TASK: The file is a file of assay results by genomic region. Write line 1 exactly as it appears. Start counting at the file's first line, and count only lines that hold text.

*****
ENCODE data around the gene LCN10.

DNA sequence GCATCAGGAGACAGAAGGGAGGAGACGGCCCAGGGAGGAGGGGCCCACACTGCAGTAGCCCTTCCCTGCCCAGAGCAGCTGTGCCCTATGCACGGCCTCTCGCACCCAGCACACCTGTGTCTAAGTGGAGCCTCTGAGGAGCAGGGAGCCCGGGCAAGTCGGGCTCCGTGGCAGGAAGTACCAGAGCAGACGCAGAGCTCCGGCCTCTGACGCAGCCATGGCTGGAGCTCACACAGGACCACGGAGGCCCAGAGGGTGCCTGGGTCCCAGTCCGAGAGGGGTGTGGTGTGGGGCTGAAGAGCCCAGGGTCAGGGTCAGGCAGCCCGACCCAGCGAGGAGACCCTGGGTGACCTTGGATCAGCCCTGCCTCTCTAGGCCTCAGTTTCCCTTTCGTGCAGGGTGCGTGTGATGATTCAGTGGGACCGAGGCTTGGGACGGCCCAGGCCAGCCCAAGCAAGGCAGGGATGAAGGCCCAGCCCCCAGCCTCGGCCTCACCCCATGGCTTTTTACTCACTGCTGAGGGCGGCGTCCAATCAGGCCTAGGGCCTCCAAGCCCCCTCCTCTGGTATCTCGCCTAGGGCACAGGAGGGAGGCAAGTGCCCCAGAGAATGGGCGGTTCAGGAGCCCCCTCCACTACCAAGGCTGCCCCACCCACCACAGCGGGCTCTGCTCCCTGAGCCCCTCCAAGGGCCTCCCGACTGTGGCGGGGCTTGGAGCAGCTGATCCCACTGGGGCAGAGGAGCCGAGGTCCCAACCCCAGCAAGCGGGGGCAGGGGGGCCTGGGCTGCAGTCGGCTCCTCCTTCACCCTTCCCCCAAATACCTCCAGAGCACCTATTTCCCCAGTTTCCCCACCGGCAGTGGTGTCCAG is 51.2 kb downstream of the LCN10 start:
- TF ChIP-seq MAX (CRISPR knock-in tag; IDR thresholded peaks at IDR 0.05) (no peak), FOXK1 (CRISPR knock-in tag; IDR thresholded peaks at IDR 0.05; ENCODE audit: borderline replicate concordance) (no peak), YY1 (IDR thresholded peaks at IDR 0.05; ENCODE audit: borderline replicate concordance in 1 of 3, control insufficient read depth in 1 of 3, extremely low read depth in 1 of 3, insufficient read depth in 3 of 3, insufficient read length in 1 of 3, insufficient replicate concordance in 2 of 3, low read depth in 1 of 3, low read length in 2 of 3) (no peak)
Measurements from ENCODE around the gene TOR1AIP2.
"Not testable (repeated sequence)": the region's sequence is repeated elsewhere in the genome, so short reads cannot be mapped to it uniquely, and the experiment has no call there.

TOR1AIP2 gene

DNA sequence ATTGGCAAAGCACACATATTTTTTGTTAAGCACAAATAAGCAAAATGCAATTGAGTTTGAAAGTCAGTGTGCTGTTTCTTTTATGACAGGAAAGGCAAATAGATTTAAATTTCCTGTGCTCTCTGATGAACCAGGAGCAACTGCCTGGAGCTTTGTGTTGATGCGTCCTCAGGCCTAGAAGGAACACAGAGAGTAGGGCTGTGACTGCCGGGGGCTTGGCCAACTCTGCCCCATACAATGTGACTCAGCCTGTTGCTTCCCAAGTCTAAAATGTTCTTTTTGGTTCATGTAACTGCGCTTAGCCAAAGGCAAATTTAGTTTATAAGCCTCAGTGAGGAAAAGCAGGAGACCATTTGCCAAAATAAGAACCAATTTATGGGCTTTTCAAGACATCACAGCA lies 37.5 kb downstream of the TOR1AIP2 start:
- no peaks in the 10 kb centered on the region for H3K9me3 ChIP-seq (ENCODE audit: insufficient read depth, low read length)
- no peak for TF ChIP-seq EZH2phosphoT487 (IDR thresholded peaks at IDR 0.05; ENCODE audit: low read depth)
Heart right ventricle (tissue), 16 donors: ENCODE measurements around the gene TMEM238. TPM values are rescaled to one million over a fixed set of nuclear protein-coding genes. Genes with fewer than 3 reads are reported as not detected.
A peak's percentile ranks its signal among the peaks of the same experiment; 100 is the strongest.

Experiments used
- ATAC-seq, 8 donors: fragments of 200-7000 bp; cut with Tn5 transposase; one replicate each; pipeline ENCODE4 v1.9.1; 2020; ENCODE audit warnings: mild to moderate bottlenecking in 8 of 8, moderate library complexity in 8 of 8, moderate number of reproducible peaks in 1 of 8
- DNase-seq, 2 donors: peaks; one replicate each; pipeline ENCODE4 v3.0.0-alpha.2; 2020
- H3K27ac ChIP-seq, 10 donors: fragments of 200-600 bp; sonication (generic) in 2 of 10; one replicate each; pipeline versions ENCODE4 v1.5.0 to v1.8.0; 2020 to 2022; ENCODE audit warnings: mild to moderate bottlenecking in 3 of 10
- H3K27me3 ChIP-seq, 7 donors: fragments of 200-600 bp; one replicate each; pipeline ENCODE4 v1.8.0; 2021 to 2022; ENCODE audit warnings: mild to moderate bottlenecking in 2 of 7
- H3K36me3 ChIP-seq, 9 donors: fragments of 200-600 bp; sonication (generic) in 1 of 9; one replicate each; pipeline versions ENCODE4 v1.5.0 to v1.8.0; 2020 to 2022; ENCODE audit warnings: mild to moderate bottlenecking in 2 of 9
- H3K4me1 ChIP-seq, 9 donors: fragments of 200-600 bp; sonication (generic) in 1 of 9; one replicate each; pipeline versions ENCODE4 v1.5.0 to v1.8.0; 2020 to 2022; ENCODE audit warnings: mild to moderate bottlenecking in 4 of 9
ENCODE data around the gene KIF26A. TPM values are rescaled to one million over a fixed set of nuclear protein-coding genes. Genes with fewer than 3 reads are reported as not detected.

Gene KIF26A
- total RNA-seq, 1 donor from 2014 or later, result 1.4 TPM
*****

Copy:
ENCODE data around the gene LCN10.